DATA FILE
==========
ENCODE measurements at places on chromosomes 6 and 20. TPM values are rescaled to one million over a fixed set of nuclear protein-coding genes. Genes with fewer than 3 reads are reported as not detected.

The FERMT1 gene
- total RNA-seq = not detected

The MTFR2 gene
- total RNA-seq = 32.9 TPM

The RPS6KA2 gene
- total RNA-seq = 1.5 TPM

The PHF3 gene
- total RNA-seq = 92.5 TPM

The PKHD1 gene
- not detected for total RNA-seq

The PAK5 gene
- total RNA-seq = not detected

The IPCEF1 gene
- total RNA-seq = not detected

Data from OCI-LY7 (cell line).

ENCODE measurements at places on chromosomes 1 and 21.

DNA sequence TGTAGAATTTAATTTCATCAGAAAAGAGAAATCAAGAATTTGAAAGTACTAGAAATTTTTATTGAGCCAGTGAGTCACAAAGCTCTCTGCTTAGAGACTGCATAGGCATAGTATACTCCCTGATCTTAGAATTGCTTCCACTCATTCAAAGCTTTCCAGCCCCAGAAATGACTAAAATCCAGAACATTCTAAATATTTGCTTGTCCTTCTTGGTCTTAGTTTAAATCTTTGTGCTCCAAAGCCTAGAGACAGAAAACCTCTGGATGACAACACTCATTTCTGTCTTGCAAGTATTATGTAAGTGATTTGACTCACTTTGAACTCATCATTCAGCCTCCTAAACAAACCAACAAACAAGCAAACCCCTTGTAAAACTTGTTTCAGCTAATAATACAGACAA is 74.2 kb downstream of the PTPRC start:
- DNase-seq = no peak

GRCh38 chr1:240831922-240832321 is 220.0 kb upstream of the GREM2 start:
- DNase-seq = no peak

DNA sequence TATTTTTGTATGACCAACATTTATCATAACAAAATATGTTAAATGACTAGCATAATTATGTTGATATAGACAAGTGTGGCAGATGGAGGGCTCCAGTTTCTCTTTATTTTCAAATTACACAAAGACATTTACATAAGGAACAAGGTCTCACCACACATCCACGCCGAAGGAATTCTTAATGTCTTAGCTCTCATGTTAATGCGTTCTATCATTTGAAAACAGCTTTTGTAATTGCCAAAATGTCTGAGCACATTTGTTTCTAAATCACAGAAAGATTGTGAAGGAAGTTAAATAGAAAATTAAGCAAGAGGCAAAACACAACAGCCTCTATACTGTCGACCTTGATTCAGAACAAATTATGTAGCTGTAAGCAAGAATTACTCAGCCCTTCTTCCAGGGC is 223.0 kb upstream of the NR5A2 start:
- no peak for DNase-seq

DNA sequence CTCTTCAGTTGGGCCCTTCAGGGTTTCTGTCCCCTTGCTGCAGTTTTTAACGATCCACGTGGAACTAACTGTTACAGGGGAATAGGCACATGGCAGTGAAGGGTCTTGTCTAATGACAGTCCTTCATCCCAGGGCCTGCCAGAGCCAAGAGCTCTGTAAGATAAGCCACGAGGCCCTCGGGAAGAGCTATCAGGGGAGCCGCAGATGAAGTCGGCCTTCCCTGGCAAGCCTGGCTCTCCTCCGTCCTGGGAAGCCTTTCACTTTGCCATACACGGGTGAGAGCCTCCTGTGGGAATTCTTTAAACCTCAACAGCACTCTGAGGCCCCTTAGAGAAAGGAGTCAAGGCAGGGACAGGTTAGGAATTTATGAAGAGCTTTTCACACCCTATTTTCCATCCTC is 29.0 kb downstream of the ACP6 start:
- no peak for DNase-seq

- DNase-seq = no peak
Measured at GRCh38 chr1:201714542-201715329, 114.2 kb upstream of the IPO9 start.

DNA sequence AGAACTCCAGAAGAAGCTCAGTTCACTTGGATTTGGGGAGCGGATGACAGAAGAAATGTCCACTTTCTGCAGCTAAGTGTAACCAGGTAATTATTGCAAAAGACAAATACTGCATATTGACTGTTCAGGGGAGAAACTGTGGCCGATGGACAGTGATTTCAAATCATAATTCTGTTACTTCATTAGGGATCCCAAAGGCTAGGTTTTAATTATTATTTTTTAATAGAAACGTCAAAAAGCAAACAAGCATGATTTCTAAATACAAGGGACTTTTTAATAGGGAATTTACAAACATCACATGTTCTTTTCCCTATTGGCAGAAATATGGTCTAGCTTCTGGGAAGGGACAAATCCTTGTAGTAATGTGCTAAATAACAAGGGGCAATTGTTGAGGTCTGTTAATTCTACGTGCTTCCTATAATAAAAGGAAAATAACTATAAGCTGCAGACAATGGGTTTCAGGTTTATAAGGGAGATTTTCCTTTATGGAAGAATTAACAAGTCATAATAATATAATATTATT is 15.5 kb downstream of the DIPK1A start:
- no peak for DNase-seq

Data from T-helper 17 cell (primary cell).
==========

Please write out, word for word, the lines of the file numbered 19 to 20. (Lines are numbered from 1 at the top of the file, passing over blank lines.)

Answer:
- DNase-seq = no peak

GRCh38 chr1:240831922-240832321 is 220.0 kb upstream of the GREM2 start: